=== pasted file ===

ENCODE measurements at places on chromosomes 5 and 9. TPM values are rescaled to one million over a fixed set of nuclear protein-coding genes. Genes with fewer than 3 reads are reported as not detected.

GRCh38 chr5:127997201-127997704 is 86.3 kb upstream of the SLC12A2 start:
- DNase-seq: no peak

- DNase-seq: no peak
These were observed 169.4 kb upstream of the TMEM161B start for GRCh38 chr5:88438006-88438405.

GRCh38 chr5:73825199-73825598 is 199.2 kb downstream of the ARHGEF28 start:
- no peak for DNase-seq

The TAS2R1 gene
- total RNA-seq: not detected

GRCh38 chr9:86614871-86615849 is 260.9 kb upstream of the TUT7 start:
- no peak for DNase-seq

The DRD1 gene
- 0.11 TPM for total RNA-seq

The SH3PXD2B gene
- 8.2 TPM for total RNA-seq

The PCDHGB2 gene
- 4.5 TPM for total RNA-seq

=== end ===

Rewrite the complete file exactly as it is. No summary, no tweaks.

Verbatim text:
ENCODE measurements at places on chromosomes 5 and 9. TPM values are rescaled to one million over a fixed set of nuclear protein-coding genes. Genes with fewer than 3 reads are reported as not detected.

GRCh38 chr5:127997201-127997704 is 86.3 kb upstream of the SLC12A2 start:
- DNase-seq: no peak

- DNase-seq: no peak
These were observed 169.4 kb upstream of the TMEM161B start for GRCh38 chr5:88438006-88438405.

GRCh38 chr5:73825199-73825598 is 199.2 kb downstream of the ARHGEF28 start:
- no peak for DNase-seq

The TAS2R1 gene
- total RNA-seq: not detected

GRCh38 chr9:86614871-86615849 is 260.9 kb upstream of the TUT7 start:
- no peak for DNase-seq

The DRD1 gene
- 0.11 TPM for total RNA-seq

The SH3PXD2B gene
- 8.2 TPM for total RNA-seq

The PCDHGB2 gene
- 4.5 TPM for total RNA-seq